What do you want to happen when you die? Do you want to leave a warm legacy or a chilly prospect?

Article posted: 14 March 2012

Wills and inheritance are only to be considered when you are old and rich, right?

Let me tell you a story about a friend whose brother died unexpectedly aged 33. James was single; lived alone, had only a small mortgage. He had a good job in IT, a buy to let investment and he sold gadgets on eBay as a side-line. He saved, he enjoyed travelling and a good standard of living.

One Christmas he decided to revisit Thailand with his girlfriend. Disaster struck. James was one of the victims of the 2004 Tsunami, he never returned.

For his family there was the agonising wait to see if he really had perished. Once this was established, they had to deal with his estate. James had not made a will. This meant that everything was frozen until probate was granted.

Then his estate had to be dealt with according to the rules of intestacy. This created a horrible ‘catch 22’ as banks, suppliers and lenders would not talk to the family until probate was granted, and probate could not be granted until full details of finances could be produced!

Furthermore, the total of James’ estate exceeded the inheritance tax ‘nil rate-band’ forcing the sale of his properties to meet the bill when the family would have preferred to take their time over the disposal of his assets.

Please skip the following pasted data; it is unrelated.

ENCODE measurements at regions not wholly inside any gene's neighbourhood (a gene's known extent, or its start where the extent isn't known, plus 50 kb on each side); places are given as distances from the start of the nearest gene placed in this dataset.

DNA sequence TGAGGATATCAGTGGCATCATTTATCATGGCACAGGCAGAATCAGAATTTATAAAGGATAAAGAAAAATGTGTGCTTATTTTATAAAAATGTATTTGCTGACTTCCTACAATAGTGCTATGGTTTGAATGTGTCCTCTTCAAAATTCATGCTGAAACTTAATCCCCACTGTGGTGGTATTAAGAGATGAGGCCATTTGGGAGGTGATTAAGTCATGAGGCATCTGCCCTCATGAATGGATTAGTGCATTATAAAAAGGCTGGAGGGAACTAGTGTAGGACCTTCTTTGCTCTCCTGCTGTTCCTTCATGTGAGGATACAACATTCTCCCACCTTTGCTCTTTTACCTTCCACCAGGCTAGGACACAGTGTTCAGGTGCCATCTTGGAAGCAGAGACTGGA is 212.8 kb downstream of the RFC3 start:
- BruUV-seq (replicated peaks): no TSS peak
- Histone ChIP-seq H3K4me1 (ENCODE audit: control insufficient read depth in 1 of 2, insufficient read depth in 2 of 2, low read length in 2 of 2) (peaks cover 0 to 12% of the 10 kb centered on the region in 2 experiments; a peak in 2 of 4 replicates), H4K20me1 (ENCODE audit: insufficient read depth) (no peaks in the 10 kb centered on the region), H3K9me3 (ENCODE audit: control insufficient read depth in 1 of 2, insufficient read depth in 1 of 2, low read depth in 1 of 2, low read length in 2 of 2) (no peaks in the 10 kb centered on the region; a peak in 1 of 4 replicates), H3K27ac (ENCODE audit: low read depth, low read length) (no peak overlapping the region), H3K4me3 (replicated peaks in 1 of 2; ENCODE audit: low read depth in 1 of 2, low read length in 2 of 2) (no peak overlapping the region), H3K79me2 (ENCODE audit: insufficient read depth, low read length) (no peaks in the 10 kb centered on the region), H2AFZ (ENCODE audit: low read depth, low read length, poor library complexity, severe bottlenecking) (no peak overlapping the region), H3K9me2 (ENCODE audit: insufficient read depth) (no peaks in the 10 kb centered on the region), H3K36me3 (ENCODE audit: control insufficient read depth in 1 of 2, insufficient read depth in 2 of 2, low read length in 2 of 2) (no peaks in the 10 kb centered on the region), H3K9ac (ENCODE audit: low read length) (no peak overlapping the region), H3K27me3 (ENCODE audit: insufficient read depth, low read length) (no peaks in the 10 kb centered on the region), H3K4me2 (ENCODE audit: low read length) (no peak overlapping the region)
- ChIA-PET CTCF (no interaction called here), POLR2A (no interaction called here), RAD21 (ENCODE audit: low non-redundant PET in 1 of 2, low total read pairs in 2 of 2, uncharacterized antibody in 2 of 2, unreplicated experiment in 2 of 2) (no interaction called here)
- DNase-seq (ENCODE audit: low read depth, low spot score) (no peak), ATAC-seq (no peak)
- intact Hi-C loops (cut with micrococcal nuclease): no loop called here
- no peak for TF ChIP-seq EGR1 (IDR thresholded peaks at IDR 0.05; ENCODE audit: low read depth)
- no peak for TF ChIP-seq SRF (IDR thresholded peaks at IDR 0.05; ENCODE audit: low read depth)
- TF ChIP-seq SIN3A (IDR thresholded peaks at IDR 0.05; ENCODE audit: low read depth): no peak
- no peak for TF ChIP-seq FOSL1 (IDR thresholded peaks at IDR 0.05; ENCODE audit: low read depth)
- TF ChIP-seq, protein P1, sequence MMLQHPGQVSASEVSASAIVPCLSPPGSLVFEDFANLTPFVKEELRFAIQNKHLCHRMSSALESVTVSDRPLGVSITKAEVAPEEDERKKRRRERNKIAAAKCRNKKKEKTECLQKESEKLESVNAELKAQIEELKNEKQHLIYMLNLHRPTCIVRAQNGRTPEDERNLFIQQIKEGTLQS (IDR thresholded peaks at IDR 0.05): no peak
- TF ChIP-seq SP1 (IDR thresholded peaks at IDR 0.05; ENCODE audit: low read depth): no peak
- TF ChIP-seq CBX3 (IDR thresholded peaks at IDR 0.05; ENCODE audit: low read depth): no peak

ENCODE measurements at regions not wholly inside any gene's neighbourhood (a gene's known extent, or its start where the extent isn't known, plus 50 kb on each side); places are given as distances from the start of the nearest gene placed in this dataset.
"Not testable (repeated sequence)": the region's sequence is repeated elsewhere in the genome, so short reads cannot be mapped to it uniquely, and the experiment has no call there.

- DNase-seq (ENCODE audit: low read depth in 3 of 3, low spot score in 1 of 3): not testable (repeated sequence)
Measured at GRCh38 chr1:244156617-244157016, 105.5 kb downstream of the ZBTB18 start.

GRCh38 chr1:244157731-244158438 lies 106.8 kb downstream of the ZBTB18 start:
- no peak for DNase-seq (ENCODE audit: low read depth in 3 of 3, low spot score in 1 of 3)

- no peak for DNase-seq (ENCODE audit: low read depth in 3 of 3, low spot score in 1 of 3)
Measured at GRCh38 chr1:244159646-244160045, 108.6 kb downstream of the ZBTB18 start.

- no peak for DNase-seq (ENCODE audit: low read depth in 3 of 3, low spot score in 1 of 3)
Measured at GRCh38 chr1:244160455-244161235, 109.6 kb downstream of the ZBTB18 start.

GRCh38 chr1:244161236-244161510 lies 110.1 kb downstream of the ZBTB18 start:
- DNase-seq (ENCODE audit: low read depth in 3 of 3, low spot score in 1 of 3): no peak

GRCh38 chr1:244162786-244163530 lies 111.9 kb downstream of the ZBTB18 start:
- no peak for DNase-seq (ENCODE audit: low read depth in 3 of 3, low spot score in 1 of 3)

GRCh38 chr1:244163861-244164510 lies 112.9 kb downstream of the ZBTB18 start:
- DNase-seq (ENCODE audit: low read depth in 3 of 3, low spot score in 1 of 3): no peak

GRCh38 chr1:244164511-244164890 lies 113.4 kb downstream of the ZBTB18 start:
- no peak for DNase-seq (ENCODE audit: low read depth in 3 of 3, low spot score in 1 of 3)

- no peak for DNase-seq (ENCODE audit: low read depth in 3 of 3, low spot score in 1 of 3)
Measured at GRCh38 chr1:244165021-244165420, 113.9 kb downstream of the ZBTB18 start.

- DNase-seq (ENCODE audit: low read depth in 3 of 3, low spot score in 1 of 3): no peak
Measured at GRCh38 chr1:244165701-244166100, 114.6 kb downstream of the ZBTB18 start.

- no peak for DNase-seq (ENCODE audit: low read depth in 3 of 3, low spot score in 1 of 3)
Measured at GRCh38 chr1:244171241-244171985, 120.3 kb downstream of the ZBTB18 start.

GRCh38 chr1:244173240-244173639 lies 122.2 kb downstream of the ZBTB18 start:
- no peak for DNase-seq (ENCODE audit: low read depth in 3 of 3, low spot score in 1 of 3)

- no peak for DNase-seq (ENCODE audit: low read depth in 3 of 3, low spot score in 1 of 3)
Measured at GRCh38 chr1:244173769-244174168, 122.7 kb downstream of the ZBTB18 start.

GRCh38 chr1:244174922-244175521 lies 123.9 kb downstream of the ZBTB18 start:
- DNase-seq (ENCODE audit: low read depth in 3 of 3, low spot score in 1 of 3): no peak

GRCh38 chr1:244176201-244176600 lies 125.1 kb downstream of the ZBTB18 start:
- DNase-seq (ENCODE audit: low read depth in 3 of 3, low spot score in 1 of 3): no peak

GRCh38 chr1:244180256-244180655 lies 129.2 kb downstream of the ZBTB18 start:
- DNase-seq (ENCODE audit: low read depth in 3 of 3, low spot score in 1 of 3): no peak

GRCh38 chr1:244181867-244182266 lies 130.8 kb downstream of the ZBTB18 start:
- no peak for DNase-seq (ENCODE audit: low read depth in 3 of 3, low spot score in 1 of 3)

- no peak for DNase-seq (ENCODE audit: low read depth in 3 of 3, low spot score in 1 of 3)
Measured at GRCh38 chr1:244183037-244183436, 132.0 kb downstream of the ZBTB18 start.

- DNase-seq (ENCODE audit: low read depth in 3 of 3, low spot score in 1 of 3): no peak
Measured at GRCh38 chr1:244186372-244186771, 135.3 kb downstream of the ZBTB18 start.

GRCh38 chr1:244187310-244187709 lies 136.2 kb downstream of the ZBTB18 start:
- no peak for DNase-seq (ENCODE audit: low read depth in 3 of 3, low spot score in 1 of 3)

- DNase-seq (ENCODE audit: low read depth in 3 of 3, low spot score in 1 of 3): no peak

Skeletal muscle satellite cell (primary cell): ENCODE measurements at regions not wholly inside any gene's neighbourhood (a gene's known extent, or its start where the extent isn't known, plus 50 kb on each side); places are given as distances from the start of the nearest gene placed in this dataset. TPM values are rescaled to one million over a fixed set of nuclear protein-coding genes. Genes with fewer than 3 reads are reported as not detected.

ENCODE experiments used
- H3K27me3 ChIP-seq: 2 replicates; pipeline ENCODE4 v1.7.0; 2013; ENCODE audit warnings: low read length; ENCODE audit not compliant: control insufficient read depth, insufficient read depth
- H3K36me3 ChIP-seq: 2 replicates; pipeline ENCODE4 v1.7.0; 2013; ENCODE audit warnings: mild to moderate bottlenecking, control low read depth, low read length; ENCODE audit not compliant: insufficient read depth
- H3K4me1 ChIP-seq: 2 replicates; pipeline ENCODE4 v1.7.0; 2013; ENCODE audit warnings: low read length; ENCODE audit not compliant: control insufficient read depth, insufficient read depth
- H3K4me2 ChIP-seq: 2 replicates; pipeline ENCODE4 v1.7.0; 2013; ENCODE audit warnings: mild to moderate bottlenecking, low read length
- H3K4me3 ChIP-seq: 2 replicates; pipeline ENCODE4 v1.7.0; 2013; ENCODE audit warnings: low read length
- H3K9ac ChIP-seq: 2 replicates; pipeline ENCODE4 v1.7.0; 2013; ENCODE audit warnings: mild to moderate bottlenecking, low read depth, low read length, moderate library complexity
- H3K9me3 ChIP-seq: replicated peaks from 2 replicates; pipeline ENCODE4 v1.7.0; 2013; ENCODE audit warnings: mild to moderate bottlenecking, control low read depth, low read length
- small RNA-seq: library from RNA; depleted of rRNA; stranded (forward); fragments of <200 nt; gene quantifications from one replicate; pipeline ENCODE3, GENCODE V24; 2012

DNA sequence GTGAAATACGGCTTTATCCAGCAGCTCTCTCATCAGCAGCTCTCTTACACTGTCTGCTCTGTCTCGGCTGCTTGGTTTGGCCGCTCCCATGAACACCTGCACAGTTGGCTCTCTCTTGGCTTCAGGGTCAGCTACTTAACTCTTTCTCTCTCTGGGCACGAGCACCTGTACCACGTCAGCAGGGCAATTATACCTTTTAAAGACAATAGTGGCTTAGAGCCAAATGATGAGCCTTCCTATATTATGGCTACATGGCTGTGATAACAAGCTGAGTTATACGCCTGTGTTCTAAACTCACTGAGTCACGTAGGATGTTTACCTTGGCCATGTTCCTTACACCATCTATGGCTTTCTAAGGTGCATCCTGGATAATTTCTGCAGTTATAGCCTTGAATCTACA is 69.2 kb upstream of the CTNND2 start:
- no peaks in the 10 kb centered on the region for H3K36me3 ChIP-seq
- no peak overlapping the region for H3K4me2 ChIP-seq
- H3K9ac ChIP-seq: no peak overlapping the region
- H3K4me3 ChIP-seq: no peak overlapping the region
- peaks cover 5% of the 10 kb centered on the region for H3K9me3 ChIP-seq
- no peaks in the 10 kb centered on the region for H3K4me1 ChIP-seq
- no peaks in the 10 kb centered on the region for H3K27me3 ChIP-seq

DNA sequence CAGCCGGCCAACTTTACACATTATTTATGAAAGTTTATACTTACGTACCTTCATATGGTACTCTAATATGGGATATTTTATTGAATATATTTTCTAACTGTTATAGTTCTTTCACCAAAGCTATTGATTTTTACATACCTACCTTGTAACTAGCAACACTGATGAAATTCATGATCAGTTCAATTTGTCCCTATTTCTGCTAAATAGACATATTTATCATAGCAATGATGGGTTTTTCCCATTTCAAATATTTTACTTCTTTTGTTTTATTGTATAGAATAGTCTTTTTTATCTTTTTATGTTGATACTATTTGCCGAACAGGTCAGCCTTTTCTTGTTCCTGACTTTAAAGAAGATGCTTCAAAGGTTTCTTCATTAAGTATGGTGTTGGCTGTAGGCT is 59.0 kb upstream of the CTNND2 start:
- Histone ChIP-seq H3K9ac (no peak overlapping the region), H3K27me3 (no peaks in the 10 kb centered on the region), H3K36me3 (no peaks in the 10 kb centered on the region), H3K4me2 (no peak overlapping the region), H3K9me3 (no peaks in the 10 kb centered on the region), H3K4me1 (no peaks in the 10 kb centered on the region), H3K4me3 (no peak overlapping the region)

Fortunately this went well; eventually James’ wealth was probably distributed as he would have wished. His fairly elderly father was retired, but clever and in good health so he was able to negotiate this minefield.

This could have gone better though, here’s how:

1. A will. This is not necessarily a costly exercise and even the simplest will takes away the problems that arise out of intestacy. A will writer will also make sure you think about what you really want and make the will as flexible as possible so that it does not go out of date too easily. Remember that marriage and divorce necessitate a new will.

2. Trusts can be used to ring-fence the proceeds of life assurance policies. If you have dependents then this is something to consider. If you have life assurance and no dependents it is still a way of directing proceeds efficiently.

3. An expression of wish is something you can complete for your pension provider. The pension trustees will usually follow your wishes and direct any benefits where requested.

4. Tax planning becomes more important as your estate grows and you have beneficiaries who you want to help. Being landed with large illiquid assets such as a house, and then having to pay a large tax bill can be tricky. There are many and various ways you can prevent this unhappy state of affairs including ‘gifts’ which can be protected by insurance in trust.

Whatever your wishes, advice is invaluable. So, do you want to leave a legacy or a nightmare when you depart?

Chris Taylor, Independent Financial Adviser and Financial Planner Taylor & Taylor Financial Services Ltd 01204 365165 www.taylortaylor.co.uk

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